by Larry Gellar
In an unsurprising move, it appears that the first casualty of JP Morgan Chase's (NYSE:JPM) $2 billion trading loss will be chief investment officer Ina Drew. Considering the poor trades designed to hedge JPMorgan's other businesses were formulated in the chief investment office, this certainly seems like an appropriate step. Furthermore, Matt Zames, currently co-head of fixed income, will become the new chief investment officer, and Mike Cavanagh, head of treasury and security services, will be overseeing the company's review of the losses. Besides chief investment officer Ina Drew, some traders are expected to leave the bank as well, and this cleanout should help ease the concerns of shareholders going forward. In fact, I recommend investors consider buying JP Morgan Chase's stock once the downward momentum has subsided.
At the very least, Matt Zames appears to be a prime candidate for taking over as chief investment officer. His prior experience at failed hedge fund Long Term Capital Management should serve as a reminder of what poor trades can lead to, and he's worked at a couple of other Wall Street firms as well. Indeed, Mr. Zames had roles at Credit Suisse (NYSE:CS) and Morgan Stanley (NYSE:MS), and he has performed well at JPMorgan too. Chief executive officer Jamie Dimon has said, "Matt Zames is a world-class risk manager and executive - highly regarded for his judgment and integrity," although Jamie Dimon has come under a serious amount of criticism as well. With Mr. Dimon's comments from Thursday that losses could increase by another $1 billion, that criticism may not end soon, and Mr. Dimon's reputation has certainly hurt by this whole incident.
Fortunately, JPMorgan appears to be taking a number of steps that should serve to cut its losses going forward. Ashley Bacon, head of market risk, will be in charge of winding down the troublesome trades, and traders from other units are expected to help as well. JPMorgan is also set to examine whether the chief investment officer's traders should continue to be based in London rather than New York where the rest of the bank is headquartered. At the very least, the London unit will see a shake-up, and Achilles Macris and Javier Martin-Artajo are two senior members that are expected to resign soon. The problem is that while the trades may not have broken internal rules, they probably did exceed risk limits, and it also hurts that JP Morgan assuaged concerns over its chief investment office trades just one month ago.
Despite all this, Jamie Dimon has done a solid job of public relations since his initial announcement on Thursday. The key issue was that Jamie Dimon was actually scheduled to appear on NBC's Meet the Press (which airs on Sunday) to discuss one of the company's economic growth partnerships. The taping of that show was completed on Wednesday, and Mr. Dimon obviously could not comment on the trading losses at the time due to rules from the Securities and Exchange Commission. That meant that the show had to be re-taped on Friday so that Mr. Dimon could address the trading issues with Meet the Press host David Gregory. Playing his best move, Mr. Dimon acknowledged the losses were a "big-time screw-up" in the words of David Gregory.
Meanwhile, what may be the most interesting aspect of JPMorgan's trading losses is the effect it will have on future big-bank legislation. Most importantly, it now sheds light on a type of trading JPMorgan engaged in, called "portfolio hedging." This strategy will still be allowed under the Volcker rule that's part of the update Dodd-Frank Act, but it's not hard to see why banks could do almost anything they want under the guise of hedging their overall portfolio. Considering JPMorgan CEO Jamie Dimon is actually one of the leading opponents of the new regulation, the arguments on the part of banks could be seriously diminished, but I doubt this will affect JPMorgan's stock much going forward. Loose regulation can improve long-term profitability as banks take bigger risks that even out eventually, whereas tight regulation may simply decrease the type of volatility we're seeing now.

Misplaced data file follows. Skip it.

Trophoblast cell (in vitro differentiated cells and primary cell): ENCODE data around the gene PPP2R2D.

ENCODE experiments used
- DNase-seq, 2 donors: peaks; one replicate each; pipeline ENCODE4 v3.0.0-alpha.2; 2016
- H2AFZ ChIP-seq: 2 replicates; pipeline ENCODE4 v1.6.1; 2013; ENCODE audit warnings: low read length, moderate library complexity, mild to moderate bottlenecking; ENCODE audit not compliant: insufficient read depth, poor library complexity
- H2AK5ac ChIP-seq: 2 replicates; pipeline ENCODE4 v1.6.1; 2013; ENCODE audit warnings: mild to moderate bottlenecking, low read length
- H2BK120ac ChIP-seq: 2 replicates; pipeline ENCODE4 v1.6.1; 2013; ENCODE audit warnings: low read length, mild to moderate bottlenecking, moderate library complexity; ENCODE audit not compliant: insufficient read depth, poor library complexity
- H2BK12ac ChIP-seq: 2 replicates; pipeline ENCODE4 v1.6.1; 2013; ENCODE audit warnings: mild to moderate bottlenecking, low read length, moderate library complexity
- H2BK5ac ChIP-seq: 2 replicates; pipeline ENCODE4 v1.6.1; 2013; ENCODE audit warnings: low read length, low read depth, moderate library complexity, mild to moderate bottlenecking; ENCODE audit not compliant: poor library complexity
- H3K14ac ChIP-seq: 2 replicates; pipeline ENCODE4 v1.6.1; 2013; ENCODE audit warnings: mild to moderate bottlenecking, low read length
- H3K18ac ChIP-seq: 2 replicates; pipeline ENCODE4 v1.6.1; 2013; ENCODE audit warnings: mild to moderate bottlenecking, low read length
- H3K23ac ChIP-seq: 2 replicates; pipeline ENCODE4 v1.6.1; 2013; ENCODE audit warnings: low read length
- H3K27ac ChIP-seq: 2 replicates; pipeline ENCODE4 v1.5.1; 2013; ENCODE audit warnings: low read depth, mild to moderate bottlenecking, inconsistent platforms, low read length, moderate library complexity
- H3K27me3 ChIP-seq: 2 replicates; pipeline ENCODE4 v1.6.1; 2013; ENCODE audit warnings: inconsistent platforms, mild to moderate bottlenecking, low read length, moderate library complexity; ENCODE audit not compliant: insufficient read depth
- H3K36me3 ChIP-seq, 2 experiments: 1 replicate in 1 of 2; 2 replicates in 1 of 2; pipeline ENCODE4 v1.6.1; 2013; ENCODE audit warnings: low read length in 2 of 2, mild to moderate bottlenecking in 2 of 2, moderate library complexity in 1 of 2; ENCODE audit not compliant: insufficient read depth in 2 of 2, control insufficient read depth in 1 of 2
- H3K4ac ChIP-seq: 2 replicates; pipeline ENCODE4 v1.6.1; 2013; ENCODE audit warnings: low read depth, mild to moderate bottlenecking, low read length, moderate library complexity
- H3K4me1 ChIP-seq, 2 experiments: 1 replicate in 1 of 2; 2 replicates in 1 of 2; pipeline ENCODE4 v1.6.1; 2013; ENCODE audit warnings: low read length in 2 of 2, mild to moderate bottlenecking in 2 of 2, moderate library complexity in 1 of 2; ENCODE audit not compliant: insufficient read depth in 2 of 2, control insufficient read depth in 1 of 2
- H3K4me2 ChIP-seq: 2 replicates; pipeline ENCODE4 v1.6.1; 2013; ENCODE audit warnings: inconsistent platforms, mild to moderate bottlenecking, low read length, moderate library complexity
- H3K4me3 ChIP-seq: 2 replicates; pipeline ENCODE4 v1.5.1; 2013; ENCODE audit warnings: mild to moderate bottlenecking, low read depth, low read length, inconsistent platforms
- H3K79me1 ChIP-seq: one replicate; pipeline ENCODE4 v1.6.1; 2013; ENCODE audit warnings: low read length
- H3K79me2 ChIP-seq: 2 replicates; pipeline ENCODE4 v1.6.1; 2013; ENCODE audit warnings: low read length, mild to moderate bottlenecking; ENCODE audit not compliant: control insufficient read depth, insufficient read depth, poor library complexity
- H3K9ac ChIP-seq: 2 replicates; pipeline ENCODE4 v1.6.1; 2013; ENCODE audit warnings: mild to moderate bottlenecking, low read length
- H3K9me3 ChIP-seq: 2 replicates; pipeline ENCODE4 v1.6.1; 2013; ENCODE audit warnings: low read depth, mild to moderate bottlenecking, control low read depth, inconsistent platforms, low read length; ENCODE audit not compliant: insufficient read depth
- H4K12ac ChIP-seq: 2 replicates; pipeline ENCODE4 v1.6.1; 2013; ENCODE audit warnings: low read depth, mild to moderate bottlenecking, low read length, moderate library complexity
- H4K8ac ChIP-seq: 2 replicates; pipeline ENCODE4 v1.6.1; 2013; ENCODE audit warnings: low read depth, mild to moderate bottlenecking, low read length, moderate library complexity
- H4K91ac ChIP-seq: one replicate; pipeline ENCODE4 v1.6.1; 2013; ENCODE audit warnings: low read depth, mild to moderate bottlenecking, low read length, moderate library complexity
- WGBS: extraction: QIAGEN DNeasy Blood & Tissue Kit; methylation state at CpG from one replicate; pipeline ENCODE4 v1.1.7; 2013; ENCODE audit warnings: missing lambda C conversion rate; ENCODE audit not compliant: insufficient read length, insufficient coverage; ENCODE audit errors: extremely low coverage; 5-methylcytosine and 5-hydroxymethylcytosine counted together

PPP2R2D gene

To the extent that JPMorgan's trading losses don't represent a problem with the bank itself (which is my opinion), the stock's price ratios look even more attractive due to the latest downturn. JPMorgan Chase has a price to earnings ratio of 8.07, which is only slightly above Citigroup (NYSE:C) (8.04) and significantly below Goldman Sachs (NYSE:GS) (14.81). JPMorgan Chase does have higher price to book (0.79) and price to sales (1.45) ratios than Citigroup and Goldman Sachs, but this merely a testament to JPMorgan Chase's strong book value and high margins. Specifically, JPMorgan Chase has a net profit margin of 19.5% and an operating margin of 27.5%. Both of those look solid compared to the competition.
With JPMorgan Chase's stock trading slightly above $36 at the time of this writing, the dividend yield comes out to 3.2%. That's terrific compared to other banking stocks, and I can't possibly imagine JPMorgan Chase would need to cut its dividend due to these trading losses. In the big scheme of things, the $2 billion loss is not very significant, although it could discourage JPMorgan Chase from increasing its dividend in the near future. I recommend investors take a look at JPMorgan Chase's statement of cash flows to see what makes this bank so strong overall. The company had $4.266 billion of operating cash inflow for the first quarter of 2012, and a host of investing activities and financing activities is allowing the bank to adjust to a new business climate. Investors may have to wait a little while for the downward momentum to subside, but JPMorgan Chase should be able to deliver long-term profits beyond that.
Disclosure: I have no positions in any stocks mentioned, and no plans to initiate any positions within the next 72 hours.